The man who was pictured naked as a baby on the cover of Nirvana’s iconic ‘Nevermind’ album is suing the late Kurt Cobain’s estate, the surviving band members and others – alleging child pornography and sexual exploitation.
In a lawsuit filed in Los Angeles on Tuesday, Spencer Elden, 30, claims his parents had not signed a release authorizing the grunge-rock group to use the famous photograph – in which a four-month-old infant was pictured reaching for a dollar bill attached to a fishing hook in a swimming pool.
Elden is seeking $150,000 from each of the suit’s 15 listed defendants – including photographer Kirk Weddle, musician and Cobain estate executor Courtney Love, various record companies, art directors – for unspecified damages to be determined at a trial.
The suit claimed Elden’s “identity and legal name are forever tied” to the “commercial sexual exploitation he experienced as a minor,” which has been distributed worldwide since the 1991 album’s commercial success. As a result, he apparently “suffered and will continue to suffer lifelong damages.”
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According to the lawsuit, the photo was supposedly chosen by Cobain and is meant to suggest a “sex worker grabbing for a dollar bill.” The filing described the photo as a “sex trafficking venture” in which Elden “was forced to engage in commercial sexual acts while under the age of 18 years old.”
The suit alleged that after receiving “pushback” in relation to the use of the photo, Cobain agreed to partially censor the image “with a sticker strategically placed over Spencer’s genitals” that would include the text “If you’re offended by this, you must be a closet pedophile” on it.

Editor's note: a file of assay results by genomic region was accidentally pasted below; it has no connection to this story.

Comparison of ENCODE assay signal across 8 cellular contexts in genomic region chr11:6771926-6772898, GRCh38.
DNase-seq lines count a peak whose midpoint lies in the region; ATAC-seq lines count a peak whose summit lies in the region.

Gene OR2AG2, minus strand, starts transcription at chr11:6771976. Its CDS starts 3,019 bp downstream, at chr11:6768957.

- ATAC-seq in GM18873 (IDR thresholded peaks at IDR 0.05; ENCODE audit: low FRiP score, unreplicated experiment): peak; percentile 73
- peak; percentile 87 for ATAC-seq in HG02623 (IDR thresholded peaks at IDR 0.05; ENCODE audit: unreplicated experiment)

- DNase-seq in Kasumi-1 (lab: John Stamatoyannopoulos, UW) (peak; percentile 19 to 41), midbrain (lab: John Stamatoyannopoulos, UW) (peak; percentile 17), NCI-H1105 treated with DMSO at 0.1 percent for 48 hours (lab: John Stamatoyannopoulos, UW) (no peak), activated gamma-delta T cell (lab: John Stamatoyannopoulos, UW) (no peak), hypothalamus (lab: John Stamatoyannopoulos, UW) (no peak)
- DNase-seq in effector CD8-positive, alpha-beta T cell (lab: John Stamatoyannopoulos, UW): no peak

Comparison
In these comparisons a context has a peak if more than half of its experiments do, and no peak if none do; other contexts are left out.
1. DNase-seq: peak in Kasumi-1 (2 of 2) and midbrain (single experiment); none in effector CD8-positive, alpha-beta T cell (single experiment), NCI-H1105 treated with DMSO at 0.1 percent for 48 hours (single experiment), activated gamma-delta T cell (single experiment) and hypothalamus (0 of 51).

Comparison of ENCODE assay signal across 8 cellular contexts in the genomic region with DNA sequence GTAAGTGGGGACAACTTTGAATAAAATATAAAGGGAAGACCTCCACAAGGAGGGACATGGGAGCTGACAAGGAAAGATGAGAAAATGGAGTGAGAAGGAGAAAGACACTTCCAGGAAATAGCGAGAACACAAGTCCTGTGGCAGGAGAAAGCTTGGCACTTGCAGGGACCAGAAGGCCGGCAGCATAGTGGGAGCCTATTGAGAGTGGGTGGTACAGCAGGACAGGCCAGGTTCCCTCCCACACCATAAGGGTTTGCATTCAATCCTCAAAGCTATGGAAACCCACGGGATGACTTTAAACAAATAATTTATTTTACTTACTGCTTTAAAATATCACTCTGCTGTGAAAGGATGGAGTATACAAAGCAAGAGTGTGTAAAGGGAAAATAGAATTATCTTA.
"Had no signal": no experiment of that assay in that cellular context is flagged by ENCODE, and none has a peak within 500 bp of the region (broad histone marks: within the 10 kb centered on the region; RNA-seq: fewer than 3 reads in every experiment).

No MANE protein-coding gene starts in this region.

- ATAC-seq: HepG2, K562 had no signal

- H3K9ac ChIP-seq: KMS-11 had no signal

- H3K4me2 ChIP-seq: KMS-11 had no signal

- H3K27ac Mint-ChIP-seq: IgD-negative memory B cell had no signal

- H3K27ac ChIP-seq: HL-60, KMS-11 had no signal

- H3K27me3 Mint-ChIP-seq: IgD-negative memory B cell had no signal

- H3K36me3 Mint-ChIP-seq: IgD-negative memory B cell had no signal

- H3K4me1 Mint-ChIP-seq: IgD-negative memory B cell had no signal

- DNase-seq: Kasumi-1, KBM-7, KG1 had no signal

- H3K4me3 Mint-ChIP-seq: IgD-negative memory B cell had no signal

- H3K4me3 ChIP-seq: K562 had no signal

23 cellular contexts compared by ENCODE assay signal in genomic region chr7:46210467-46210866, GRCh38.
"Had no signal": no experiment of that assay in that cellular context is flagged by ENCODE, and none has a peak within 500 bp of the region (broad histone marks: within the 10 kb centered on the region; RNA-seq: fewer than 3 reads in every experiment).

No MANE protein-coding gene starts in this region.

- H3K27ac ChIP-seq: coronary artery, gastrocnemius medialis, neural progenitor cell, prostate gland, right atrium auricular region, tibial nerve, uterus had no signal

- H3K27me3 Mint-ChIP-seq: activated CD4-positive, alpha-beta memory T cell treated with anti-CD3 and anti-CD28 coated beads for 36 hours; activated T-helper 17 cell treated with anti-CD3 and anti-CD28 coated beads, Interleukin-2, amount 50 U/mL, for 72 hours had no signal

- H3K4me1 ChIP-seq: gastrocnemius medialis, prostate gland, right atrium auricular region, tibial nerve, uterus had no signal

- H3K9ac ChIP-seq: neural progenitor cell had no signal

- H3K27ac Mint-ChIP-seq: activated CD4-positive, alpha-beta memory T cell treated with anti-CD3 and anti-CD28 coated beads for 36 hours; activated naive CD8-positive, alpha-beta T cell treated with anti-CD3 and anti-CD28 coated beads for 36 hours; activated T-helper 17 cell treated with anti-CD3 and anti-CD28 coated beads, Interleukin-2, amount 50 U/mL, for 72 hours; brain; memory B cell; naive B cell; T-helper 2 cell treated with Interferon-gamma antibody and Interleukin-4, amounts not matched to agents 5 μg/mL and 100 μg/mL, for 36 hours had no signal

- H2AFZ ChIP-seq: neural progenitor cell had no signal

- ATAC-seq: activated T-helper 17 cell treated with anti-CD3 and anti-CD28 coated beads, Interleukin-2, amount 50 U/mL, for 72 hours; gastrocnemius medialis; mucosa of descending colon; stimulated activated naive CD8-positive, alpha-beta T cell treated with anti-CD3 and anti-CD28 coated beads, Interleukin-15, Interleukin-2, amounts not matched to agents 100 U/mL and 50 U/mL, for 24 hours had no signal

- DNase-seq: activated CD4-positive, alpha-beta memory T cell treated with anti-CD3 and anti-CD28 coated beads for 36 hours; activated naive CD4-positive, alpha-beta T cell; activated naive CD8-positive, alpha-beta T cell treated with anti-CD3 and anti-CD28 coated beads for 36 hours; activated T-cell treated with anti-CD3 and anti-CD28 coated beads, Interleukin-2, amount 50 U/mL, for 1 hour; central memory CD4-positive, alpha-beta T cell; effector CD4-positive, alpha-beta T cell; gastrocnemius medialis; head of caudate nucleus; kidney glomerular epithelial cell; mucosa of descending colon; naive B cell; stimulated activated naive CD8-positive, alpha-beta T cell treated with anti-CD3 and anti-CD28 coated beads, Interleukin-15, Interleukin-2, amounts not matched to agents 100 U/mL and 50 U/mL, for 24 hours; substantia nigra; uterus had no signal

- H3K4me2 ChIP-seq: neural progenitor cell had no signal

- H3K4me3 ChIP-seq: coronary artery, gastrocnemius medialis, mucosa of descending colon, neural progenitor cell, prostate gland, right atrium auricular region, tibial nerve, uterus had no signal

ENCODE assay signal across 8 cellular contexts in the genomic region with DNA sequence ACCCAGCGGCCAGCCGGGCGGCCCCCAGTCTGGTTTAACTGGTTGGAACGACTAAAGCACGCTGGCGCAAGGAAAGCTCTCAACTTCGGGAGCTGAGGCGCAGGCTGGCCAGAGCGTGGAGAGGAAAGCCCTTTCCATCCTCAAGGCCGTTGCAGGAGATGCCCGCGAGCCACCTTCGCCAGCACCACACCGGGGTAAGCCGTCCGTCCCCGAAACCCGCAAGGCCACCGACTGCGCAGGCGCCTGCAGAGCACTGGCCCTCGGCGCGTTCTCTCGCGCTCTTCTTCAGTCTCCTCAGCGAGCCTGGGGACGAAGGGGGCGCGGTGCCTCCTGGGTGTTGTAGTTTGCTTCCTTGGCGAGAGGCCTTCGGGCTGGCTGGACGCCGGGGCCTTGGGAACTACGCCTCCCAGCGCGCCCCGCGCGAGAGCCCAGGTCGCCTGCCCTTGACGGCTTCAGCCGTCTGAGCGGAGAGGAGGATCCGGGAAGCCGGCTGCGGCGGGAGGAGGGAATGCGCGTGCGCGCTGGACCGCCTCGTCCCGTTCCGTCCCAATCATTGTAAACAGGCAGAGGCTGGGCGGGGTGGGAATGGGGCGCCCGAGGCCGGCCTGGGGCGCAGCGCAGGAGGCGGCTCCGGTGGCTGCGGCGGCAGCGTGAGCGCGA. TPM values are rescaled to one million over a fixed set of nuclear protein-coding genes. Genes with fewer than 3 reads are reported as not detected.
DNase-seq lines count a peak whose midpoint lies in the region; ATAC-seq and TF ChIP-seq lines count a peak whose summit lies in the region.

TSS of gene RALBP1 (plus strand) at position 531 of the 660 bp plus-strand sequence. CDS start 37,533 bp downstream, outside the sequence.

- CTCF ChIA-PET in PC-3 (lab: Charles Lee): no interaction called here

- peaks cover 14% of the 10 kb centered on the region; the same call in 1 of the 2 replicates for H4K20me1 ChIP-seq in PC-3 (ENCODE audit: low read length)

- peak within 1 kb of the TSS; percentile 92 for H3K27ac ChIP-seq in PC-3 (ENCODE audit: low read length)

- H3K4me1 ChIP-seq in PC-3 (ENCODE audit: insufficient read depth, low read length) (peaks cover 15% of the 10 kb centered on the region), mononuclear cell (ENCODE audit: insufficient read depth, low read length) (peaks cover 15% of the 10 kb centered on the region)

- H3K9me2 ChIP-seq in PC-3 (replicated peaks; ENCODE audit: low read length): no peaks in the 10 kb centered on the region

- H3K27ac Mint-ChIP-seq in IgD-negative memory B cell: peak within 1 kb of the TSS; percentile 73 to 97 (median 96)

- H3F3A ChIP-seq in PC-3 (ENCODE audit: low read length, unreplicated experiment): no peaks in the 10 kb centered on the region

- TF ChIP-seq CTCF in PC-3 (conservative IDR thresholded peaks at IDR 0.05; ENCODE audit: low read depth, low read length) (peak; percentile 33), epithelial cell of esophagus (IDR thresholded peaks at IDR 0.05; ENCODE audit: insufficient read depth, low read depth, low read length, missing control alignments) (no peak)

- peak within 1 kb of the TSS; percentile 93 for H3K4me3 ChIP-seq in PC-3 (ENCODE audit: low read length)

To ensure the album cover would trigger a visceral sexual response from the viewer, Weddle activated Spencer’s ‘gag reflex’ before throwing him underwater in poses highlighting and emphasizing Spencer’s exposed genitals.
According to the suit, the defendants used “child pornography depicting Spencer” as an “essential element of a record promotion scheme” commonly used in the music industry to get attention. In this alleged scheme, “album covers posed children in a sexually provocative manner to gain notoriety, drive sales, and garner media attention, and critical reviews.”
It also claims that – despite having “knowingly produced, possessed, and advertised commercial child pornography” depicting Elden and having “knowingly received value in exchange for doing so” – the defendants “failed to take reasonable steps to protect Spencer and prevent his widespread sexual exploitation and image trafficking.”
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Although Elden has recreated the photo a number of times over the years, he has expressed frustration at not being compensated for his likeness. In a 2016 profile by Time magazine, Elden said he had tried to take legal action against the record label, Geffen Records, before but was “unsuccessful.”
Since its release, ‘Nevermind’ has sold more than 30 million copies worldwide. After it was certified platinum, Geffen Records apparently sent Elden a platinum plaque and a teddy bear as thanks.
“It’s hard not to get upset when you hear how much money was involved,” Elden told Time, adding, “It’s a trip. Everyone involved in the album has tons and tons of money. I feel like I’m the last little bit of grunge rock. I’m living in my mom’s house and driving a Honda Civic.”
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